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From the moment the sky scraper was built, it was jealous.  The small church paled in comparison to its size and newness, but somehow the recently built monstrosity knew it had none of the character and charm that this relic had.

A myriad number of people came and went each day through its newly built foyer and, although the monolith felt important, the new tower knew it could not compare to the importance of the little church that it shadowed.

Each day, the looming fortress would watch people enter and leave the hallowed sanctuary.  Their emotions were strong and were easily expressed.  Family and friends held hands, locked arms, shared their joy or comforted each other as they entered and left the century-old building, tears staining their cheeks after a funeral or smiles etched into their faces following a wedding or christening. The more the new fortress watched the feelings and sentiment shared by the patrons of the old building, the more its resentment grew.

“St. Paul’s Chapel, NYC” by Amy Light

The tower watched the expressionless faces of the people entering through its revolving door.  Most had digital devices in their hands and not one person acknowledged any of the other people in the building, lost in their sad world of technology.  The building paid attention to the people in each of its offices, noting their lack of enthusiasm and utter disdain for their existence.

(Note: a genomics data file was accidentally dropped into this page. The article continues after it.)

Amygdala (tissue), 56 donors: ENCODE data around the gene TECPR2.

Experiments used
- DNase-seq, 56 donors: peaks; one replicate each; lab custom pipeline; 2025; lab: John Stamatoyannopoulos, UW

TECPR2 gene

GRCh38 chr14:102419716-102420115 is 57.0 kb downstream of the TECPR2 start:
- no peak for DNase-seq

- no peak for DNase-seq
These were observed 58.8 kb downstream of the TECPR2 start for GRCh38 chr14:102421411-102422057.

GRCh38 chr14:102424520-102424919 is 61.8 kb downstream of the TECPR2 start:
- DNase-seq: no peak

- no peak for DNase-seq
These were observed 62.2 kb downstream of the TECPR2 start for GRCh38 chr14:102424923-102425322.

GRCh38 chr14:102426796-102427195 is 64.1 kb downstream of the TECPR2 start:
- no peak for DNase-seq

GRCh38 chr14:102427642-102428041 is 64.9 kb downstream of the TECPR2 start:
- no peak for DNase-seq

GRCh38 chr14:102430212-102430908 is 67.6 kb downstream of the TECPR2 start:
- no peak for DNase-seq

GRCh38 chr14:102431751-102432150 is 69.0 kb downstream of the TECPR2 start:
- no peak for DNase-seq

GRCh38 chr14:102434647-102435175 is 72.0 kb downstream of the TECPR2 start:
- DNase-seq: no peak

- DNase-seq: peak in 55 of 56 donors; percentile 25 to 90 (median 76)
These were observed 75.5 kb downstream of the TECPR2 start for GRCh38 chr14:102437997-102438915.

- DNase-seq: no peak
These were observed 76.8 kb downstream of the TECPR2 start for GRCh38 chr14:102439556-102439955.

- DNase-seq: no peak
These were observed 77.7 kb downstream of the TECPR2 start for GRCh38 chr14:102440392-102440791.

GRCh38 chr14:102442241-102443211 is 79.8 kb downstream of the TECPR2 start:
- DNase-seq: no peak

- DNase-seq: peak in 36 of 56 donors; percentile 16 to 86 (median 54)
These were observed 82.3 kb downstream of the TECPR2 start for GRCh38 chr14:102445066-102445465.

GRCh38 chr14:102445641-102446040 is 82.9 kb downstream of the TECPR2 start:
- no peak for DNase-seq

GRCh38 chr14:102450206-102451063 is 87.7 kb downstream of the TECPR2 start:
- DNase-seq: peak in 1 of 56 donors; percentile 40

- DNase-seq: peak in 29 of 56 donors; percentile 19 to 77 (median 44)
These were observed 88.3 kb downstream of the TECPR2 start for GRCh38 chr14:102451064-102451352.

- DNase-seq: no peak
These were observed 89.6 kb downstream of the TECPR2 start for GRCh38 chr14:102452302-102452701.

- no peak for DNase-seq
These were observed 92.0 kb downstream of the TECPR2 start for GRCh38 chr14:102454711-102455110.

The cafeteria was the same.  The only noise that was heard within the four walls of the dining hall were the sounds of the cash register and the din from the kitchen as the cooks continued to prepare the lunch items for the day.  Nobody smiled.  Nobody had even the smallest conversation.  Ear plugs were attached to mobile devices so each person could tune out the world around them.

The fire started in the furnace room long after everyone had left for the day.  The fortress could feel the heat from the fire and was satisfied that the slow burn would not be detected.  It had systematically dismantled all of its alarms and fire suppression systems so the alarm company and the fire department would not be alerted until it was too late.

The flames turned into an inferno and windows began to break as the heat became unbearable.  Smoke billowed through the shattered glass and the building breathed a sigh of relief knowing that it would no longer have to bear witness to the emotion the church was blessed to experience.

The final explosion was small in comparison to the fire.  Chunks of concrete were launched in all directions and a few small pieces came to rest at the back of the church.  The remainder of the structure fell to the ground leaving behind the metal carcass.